Standard Business Wear
Definition: Definitions for the
International standard business wear, for men, is a suit -- an ensemble composed of a pair of trousers with a matching jacket. The suit is worn with a long-sleeved shirt and a tie.
Many men do not wear suits to work. They wear uniforms, or they wear inexpensive, sturdy clothing that can be easily laundered. Wearing a suit to work is a proclamation of managerial or professional status. However, when applying for work or attending business meetings, many men who do not otherwise wear suits will don them as a mark of respect and formality.
In the 1990s, Internet businesses flourished and so did the relaxed dress standards flaunted by unconventional dot-com businesspeople. Business casual, consisting of good pants and a polo shirt or short-sleeved shirt, is increasingly acceptable attire at technically-oriented business meetings.
The standard for women is also in flux. In the 1970s, women aspiring to managerial or professional status were advised to "dress for success" by wearing clothing that imitated the male business suit: jacket and matching skirt, worn with a plain blouse and discreet accessories. Some women wore pantsuits, substituting pants for the skirt, but in doing so, they risked the displeasure of many who felt that women should not wear pants.
Now even conservative Western workplaces are more accepting of pants on female employees. However, they may still expect female employees to exhibit the drab, no-nonsense look of mens's suits. Women in "creative" professions, such as advertising or fashion, can usually dress with more color and flair. In fact, their eye for the current fashion is a subtle proclamation of their competence as workers who set the fashion for others.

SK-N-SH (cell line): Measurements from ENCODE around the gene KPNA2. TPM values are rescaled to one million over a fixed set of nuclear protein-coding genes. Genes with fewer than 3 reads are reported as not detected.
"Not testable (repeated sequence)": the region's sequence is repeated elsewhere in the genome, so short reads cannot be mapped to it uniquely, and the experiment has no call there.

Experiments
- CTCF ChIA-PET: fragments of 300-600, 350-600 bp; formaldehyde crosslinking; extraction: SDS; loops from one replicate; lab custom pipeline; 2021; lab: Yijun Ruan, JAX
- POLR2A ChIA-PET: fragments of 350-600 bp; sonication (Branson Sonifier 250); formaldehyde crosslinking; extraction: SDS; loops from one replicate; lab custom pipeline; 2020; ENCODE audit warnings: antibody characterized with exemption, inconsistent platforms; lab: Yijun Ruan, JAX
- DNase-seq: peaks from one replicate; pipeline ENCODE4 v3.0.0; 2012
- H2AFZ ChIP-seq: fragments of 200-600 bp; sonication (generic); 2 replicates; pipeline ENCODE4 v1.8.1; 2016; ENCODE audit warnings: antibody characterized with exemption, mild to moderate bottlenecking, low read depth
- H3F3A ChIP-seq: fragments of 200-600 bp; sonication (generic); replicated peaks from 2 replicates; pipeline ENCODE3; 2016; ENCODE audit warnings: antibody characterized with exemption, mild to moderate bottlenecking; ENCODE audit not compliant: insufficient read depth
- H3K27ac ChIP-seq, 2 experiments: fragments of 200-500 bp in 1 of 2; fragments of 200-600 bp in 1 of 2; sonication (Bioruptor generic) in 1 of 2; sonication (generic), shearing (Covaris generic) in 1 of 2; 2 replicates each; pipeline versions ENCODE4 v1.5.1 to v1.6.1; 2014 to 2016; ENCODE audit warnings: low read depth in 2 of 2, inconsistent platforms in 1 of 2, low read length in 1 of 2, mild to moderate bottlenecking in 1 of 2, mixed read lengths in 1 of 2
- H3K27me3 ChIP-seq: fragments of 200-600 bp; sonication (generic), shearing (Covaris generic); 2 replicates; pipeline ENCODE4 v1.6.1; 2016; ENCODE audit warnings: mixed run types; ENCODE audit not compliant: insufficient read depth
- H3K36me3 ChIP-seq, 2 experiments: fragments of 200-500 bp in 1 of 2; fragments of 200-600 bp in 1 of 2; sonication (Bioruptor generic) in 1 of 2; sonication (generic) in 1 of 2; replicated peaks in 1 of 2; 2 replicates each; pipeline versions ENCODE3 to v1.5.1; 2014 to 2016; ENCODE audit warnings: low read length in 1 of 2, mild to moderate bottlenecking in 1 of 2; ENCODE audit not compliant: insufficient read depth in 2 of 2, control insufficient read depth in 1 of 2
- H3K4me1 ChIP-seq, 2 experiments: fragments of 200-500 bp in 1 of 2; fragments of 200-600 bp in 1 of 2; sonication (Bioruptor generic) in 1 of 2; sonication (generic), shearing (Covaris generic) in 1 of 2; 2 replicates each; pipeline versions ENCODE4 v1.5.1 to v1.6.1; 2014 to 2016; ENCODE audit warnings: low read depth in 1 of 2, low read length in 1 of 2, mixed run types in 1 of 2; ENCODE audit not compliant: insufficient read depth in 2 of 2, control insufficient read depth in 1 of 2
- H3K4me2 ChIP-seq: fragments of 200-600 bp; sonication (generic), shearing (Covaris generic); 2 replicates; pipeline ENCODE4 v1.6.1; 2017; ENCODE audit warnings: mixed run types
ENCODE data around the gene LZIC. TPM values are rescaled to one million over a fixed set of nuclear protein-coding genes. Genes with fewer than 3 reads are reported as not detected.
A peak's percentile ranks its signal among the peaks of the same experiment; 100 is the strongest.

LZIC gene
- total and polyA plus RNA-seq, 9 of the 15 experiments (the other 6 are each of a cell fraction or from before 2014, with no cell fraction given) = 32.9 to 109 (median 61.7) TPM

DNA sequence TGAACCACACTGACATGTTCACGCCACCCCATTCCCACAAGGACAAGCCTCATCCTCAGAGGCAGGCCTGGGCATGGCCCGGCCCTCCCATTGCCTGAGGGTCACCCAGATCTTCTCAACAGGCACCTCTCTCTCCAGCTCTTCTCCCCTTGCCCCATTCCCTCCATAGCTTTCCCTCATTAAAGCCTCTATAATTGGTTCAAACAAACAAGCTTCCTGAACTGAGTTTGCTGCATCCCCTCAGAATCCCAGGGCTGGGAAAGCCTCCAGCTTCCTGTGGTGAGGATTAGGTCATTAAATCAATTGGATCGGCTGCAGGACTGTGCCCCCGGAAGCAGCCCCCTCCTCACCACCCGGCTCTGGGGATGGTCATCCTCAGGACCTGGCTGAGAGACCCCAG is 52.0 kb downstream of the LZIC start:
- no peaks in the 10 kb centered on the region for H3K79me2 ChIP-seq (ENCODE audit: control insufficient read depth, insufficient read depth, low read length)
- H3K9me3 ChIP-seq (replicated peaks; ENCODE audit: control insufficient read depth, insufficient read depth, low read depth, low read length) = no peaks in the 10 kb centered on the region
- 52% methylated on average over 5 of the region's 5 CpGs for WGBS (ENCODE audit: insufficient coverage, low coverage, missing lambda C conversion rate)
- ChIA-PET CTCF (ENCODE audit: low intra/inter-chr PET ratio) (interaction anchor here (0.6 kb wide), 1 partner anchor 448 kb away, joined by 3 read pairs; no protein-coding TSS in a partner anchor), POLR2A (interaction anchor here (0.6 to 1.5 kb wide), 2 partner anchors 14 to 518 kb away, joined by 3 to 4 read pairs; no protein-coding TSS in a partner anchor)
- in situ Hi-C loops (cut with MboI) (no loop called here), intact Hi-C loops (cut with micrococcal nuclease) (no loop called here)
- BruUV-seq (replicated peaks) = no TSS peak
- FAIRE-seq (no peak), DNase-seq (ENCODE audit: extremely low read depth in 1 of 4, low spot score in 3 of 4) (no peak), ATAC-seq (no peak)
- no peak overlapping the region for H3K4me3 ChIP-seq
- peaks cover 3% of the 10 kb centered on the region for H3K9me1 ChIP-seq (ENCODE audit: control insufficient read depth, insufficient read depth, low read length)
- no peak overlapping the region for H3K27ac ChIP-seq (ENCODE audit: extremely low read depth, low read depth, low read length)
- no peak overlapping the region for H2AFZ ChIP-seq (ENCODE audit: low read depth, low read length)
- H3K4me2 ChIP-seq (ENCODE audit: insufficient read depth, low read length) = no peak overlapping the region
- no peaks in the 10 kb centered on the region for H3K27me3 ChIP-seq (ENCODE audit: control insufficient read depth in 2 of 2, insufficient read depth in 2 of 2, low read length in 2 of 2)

Male business attire is also nuanced. Choice of clothing and accessories proclaims social and financial status. A cheap suit, purchased off-the-rack at a chain store, does not have the cachet of a bespoke suit tailored in London to one's exact measurements. Custom shirts, hand-made shoes, and Rolex watches shout "money" to the discerning eye.
Western business wear is standard in many workplaces around the globe, even in countries where the usual daily wear may be a distinctive national costume. Western business wear is most often seen on those who often interact with Western businesspeople. It is a declaration that "I too am one of you".
Some non-Western businesspeople will wear national costume nonetheless. A Saudi Arabian sheik may wear the traditional robes and headdress to an international conference. Doing so can proclaim national pride, or just extremely high status. Sometimes an element of the national costume such as a hat is combined with a Western business suit.